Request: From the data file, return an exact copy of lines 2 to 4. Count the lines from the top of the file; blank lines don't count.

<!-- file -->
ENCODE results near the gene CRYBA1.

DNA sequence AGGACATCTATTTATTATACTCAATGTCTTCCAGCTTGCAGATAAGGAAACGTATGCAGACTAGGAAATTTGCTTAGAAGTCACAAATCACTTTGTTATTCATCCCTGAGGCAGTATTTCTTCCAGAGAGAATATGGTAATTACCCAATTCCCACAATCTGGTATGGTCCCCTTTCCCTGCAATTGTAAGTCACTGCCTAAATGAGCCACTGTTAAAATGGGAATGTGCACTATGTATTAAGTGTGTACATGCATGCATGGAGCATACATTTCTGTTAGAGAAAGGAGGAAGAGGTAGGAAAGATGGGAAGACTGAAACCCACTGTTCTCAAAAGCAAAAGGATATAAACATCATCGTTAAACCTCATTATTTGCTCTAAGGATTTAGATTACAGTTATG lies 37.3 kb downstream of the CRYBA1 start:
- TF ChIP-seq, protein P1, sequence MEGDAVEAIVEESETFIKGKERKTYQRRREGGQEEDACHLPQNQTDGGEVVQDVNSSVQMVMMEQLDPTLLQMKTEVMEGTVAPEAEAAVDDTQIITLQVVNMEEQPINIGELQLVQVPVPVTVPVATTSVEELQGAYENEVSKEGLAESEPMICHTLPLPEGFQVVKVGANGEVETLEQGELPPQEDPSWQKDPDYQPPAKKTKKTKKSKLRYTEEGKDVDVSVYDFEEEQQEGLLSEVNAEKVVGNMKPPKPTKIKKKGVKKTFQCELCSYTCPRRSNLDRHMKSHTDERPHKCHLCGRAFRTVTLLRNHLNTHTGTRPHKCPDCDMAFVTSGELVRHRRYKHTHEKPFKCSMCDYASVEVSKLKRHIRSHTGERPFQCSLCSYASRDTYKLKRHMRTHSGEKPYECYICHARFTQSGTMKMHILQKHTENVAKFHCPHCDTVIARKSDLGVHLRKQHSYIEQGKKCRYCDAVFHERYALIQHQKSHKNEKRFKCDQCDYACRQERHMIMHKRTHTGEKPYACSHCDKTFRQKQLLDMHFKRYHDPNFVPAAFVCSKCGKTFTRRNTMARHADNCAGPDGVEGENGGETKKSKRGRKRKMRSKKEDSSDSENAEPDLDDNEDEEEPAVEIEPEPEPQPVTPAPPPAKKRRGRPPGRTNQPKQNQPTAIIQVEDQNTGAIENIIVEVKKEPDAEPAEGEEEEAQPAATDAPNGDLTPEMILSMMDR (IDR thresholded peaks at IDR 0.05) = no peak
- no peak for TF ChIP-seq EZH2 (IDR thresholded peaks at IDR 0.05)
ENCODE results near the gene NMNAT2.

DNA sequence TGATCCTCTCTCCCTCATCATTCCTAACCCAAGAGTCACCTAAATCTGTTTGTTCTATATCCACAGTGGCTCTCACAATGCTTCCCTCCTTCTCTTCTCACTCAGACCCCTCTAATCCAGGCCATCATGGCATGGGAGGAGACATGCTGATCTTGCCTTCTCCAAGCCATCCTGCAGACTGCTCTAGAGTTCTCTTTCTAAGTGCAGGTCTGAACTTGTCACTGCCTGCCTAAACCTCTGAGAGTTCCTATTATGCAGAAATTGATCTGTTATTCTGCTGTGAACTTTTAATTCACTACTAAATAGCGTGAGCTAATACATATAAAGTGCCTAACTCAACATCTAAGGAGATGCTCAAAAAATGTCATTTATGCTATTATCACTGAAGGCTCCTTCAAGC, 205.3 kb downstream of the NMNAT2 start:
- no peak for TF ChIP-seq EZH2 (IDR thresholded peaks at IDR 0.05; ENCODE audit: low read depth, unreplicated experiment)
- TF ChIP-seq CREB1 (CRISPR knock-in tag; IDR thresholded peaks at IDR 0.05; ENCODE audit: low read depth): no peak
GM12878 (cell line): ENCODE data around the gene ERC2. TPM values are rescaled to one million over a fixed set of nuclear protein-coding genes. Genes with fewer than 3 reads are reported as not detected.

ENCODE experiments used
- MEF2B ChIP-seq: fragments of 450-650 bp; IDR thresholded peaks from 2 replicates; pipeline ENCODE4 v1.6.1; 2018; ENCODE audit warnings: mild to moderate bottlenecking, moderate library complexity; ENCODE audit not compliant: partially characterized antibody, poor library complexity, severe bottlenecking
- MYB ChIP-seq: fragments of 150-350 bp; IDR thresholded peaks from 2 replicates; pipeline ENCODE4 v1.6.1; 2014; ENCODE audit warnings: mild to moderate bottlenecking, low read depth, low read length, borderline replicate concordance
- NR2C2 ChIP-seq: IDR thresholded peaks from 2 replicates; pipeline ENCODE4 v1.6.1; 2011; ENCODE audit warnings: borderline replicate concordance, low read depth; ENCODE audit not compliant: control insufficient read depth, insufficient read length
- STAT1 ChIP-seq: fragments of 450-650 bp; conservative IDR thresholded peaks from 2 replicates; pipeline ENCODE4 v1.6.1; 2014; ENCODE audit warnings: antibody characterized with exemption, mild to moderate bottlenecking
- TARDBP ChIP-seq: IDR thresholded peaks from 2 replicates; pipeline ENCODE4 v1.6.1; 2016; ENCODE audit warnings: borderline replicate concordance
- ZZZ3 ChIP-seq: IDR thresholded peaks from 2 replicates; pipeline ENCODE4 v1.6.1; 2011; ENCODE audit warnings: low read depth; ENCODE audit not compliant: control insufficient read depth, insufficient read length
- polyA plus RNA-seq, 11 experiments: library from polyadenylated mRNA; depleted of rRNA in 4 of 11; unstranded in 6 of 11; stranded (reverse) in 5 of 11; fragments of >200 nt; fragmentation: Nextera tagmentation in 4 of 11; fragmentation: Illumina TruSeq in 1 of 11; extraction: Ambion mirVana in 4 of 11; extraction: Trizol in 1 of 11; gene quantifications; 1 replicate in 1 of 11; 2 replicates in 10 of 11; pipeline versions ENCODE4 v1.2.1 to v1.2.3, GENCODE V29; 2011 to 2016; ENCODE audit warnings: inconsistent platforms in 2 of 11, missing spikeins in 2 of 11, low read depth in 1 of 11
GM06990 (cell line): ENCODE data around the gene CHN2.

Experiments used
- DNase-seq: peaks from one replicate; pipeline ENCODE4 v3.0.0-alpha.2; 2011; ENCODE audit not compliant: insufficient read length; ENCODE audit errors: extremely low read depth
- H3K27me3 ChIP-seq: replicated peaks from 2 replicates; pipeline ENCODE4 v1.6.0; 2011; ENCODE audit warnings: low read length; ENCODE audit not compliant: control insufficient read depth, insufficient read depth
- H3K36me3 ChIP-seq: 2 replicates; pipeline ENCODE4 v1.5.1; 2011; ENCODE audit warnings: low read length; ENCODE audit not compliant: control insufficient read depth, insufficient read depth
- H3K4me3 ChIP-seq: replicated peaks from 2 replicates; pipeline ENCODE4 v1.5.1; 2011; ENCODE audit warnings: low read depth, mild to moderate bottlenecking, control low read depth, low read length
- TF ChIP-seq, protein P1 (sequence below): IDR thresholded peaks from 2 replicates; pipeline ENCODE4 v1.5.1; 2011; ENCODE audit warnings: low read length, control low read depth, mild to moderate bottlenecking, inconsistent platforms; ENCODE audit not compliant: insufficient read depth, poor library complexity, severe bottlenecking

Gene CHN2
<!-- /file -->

DNA sequence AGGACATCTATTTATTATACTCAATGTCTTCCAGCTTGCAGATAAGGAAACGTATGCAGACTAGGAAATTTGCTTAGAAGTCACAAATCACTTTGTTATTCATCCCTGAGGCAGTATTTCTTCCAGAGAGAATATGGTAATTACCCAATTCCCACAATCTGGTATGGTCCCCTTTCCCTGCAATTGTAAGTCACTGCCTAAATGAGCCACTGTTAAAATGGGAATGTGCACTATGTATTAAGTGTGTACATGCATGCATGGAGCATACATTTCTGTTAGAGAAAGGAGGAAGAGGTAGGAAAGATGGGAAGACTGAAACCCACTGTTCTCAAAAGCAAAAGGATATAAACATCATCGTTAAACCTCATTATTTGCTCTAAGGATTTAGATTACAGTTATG lies 37.3 kb downstream of the CRYBA1 start:
- TF ChIP-seq, protein P1, sequence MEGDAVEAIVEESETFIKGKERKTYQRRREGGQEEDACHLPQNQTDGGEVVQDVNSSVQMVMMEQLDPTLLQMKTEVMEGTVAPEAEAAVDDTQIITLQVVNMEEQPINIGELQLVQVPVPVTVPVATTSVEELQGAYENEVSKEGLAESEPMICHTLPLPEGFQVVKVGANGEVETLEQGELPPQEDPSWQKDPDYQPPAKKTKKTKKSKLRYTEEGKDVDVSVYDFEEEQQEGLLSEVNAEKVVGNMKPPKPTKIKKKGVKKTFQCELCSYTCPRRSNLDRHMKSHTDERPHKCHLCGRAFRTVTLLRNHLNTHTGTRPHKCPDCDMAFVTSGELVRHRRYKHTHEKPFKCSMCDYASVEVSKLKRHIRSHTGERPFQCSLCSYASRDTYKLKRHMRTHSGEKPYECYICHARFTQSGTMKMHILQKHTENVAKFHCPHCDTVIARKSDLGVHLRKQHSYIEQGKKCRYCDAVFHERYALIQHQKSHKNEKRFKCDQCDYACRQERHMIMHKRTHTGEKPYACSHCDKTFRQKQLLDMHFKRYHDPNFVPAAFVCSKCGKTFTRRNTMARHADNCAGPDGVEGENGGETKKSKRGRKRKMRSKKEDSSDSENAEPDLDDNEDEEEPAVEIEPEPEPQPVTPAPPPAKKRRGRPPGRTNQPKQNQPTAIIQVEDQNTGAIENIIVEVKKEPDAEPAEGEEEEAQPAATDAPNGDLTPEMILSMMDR (IDR thresholded peaks at IDR 0.05) = no peak
- no peak for TF ChIP-seq EZH2 (IDR thresholded peaks at IDR 0.05)